A Review of It Is Not Death to Die: A New Biography of Hudson Taylor
Hudson Taylor’s sacrificial, persevering work to bring the Gospel to China’s millions caught the attention and support of men such as Charles Spurgeon and George Mueller. This biography reveals his life in a fascinating account.
Hudson Taylor’s father, James Taylor, longed to be a missionary to China. When doors closed on this desire, he prayed that God would give a son who would take the Gospel to this spiritually-starved land. He did not reveal this prayer to his son, Hudson, who was born in l832. James trained him in a structured, strict home. This disciplined lifestyle would serve Hudson well as a missionary.
Soon after his conversion at seventeen, Hudson began to prepare to go to China by teaching himself the Mandarin language. He also began to study medicine, knowing that such preparation would open many doors for witness on the field. He heard that China’s door to foreigners had opened wider due to a rebellion there. He left his medical studies uncompleted and sailed for China. He arrived several months later in the midst of the rebellion. Once he became settled, the expected encouragement and funding from England failed to materialize. Undeterred, he began journeying inland, aiding the sick and distributing Christian literature.
His early years in this foreign land brought numerous trials. He was denied an opportunity to build a medical complex that would have greatly aided his outreach. He was also robbed. Other missionaries held him in low esteem because he had neither a medical degree nor ordination.
Because of continued lack of funding from the missions group with whom he was connected, Hudson resigned and began work as an independent missionary. Although men often failed him, he had great faith that he served a God who would never fail him.
Drawing from numerous sources, the author, Jim Cromarty, powerfully portrays Hudson Taylor’s labors, the establishment and growth of the China Inland Mission, and the struggles and successes that grew out of his fifty years of ministry in China. Hudson’s love for Gospel advancement resulted in many sacrifices throughout his life. He was often deprived of basic comforts and conveniences. He and those who served with him regularly had to live and sleep in the midst of bedbugs, mice, rats, and cockroaches.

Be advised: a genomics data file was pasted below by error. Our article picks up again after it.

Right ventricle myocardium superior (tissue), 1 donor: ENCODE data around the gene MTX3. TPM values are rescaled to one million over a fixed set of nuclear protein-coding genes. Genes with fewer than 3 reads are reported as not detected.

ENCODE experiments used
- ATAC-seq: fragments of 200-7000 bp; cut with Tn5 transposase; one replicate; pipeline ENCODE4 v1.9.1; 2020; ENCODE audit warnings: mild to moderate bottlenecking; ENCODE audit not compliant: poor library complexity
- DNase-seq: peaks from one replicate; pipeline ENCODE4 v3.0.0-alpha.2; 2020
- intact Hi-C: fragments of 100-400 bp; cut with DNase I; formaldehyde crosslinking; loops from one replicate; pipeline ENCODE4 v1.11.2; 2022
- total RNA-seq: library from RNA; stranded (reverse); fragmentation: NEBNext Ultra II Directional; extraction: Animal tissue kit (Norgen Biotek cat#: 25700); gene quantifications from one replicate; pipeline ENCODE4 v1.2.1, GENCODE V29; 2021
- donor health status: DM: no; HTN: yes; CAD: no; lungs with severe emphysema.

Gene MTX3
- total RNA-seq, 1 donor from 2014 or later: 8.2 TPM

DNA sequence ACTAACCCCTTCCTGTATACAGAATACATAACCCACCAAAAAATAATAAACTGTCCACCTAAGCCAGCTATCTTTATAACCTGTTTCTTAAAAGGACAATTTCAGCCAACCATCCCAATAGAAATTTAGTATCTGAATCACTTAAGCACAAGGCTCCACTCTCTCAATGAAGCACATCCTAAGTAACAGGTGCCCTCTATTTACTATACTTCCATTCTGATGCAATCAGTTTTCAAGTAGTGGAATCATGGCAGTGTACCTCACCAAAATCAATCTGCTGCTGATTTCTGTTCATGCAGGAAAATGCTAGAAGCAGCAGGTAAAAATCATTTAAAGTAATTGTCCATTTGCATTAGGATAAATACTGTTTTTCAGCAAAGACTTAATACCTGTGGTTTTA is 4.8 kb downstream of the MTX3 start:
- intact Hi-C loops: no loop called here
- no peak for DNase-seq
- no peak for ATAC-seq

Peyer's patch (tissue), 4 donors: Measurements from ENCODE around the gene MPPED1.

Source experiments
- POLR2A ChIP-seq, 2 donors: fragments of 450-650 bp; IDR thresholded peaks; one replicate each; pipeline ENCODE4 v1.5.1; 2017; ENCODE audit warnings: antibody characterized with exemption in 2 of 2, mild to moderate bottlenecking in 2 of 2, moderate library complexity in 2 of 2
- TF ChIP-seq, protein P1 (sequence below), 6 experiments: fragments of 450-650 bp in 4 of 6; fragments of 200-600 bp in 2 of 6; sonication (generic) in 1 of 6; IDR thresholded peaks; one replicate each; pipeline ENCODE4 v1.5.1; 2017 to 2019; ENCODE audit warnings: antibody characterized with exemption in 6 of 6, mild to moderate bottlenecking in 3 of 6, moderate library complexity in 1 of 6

Early in his ministry he made the conscious decision to dress like the Chinese and live among them. This led to later dissension among the missionaries who came to serve with him. He had numerous personnel problems, administrative headaches, and frequent funding needs that required much prayer and many journeys to England to resolve. He had long absences from his family due to the demands, as he saw it, of mission work.
Neither the martyrdom of missionaries, the hatred of Chinese people toward foreigners, or major political unrest could stop the work God was pleased to do through the humble efforts of Hudson and his group of missionaries. Six hundred seventy-two missionaries were laboring throughout China by l896. Eighty thousand Chinese were members of churches. Hudson Taylor’s legacy continues today in that land that continues to be a spiritual battleground for the Gospel.
The author has penned a fine biography. It is a readable account for those who have little acquaintance with this man who lived out his trust in an unfailing God. Reading this volume reminds one of the sacrifices many have made to take the Gospel to China. It is also a reminder that missionaries are sinners and that their sins must be confronted. Tensions on the mission field can come from mission societies as well as from the darkness of lost sinners.
This volume is well worth reading. It is very organized, and I found it to be a real page-turner as Hudson Taylor’s trials, heartaches, and victories were detailed. God certainly answered James Taylor’s prayer to give him a son to send to China.
Topics: Biography, Church, The, World History